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Without algorithms that compress data to encode information into fewer bits, hard drives would clog up and Internet traffic would slow to a snail's pace. Now, a group of physicists in Canada has shown for the first time that it is possible to compress the kind of data that might be used in the computers of tomorrow — known as quantum bits, or qubits.
Quantum computers promise to perform certain tasks, such as cracking encryption keys or searching databases, exponentially faster than conventional computers can. Such pace is possible in part because while in a classical computer a bit of information can be either a 0 or a 1, a quantum computer can store the information as both values simultaneously, so that qubits can exist in a wide range of 'superpositions' of the two states.
The quantum technology is still in its infancy, and many processes that are common in classical computers have yet to be demonstrated in quantum computers, including data compression. Aephraim Steinberg, a quantum physicist at the University of Toronto, and his colleagues set out to perform what would seem like a simple task: to compress the information contained in a number of identical qubits.
Classically, they point out, such an operation would be trivial, because a series of any number of identical bits encodes essentially the same information as just one bit. For quantum objects, however, this is not the case. The probabilistic nature of quantum mechanics means that the same measurement made on distinct, but identically prepared, qubits will yield a range values. As such, accurately recording the quantum state of just one qubit involves taking measurements of multiple identical copies and averaging the results.
The importance of order
Steinberg and his co-workers have shown how to reduce the proliferation of qubits by exploiting the fact that most of the information encoded by such objects relates to their ordering, rather than to their quantum state.
For example, if three qubits can each be in a superposition of 0 and 1, measuring them would yield eight possible outcomes: 000, 001, 010, 011, 100, 101, 110 or 111. But for the averaged measurements there are just four options: 0, 1/3, 2/3 or 1. For instance, 001 yields (0+0+1)/3 = 1/3, as do 010 and 100 (the same digits, but in a different order); 110 yields (1+1+0)/3 = 2/3, just as 101 and 011 do.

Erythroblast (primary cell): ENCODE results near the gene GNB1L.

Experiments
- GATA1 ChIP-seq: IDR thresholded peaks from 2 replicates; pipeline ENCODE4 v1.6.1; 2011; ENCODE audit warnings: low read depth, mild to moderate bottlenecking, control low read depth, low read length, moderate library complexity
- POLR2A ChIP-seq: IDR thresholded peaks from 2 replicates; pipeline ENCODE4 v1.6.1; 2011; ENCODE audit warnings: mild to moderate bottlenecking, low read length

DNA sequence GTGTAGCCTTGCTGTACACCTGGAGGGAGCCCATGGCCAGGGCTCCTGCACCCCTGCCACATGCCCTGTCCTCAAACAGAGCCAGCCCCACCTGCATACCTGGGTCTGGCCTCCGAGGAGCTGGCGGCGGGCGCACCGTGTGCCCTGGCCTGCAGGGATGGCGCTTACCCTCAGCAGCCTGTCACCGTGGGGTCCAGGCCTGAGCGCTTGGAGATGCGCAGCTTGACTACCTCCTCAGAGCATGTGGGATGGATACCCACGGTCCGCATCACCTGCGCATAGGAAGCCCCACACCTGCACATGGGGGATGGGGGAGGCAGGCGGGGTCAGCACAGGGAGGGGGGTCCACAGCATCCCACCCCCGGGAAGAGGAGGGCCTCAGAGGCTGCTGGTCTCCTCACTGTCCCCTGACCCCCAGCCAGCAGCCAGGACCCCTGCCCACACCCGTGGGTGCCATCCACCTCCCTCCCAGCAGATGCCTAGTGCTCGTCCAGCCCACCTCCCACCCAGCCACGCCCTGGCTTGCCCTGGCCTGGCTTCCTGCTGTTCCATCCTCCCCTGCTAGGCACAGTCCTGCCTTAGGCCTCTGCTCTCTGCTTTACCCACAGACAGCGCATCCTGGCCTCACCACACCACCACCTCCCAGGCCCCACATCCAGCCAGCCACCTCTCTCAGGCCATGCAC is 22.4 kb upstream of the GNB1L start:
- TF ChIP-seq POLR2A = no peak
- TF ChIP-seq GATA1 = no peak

Because the qubits are identical, the extra information in the ordering can be simply discarded, say the researchers. To make the point, Steinberg draws a classical-physics analogy. "Keeping all of the information," he says, "is like storing the complete works of Shakespeare just to find out the average rates at which letters are used in the English language." The results are due to appear in Physical Review Letters1.
The research builds on the work of a group of theoretical physicists led by Isaac Chuang of the Massachusetts Institute of Technology in Cambridge, which in 2006 showed mathematically that it is possible to build a circuit that can separate qubits' permutation and state information into separate registers2. Steinberg and colleagues have now experimentally demonstrated a practical three-qubit version of that idea, using a laser and other optical components.
Normally each qubit gets encoded in one photon, but the authors did better, using only two photons to encode three qubits. They encoded the first two qubits using the polarization and path information of one photon, and the third qubit using the polarization of a second photon.
Way to go
Compressing the data from three qubits into two may seem like small fry, but the team says that this ratio will rise exponentially as the number of qubits goes up, with the state information from 1,000 qubits represented by just 10, and that from 1 million qubits squeezed into 20.
However, Alexander Korotkov, a quantum physicist at the University of California, Riverside, who was not involved in the latest work, points out that the authors' compression scheme is unsuited to general-purpose quantum computers, which use qubits that are highly correlated or 'entangled'. For example, two qubits could each be in a superposition of 1 and 0, but when measured they might always be found in opposite states, 10 or 01.
In addition, Martin Plesch, a theoretical physicist at the Slovak Academy of Sciences in Bratislava, says that scaling the approach up to larger numbers of photons could be difficult.
Steinberg acknowledges the difficulties, suggesting that it could help to compress qubits using trapped ions or superconductors rather than photons. "The problems we face are exactly those of building a larger quantum computer," he says.
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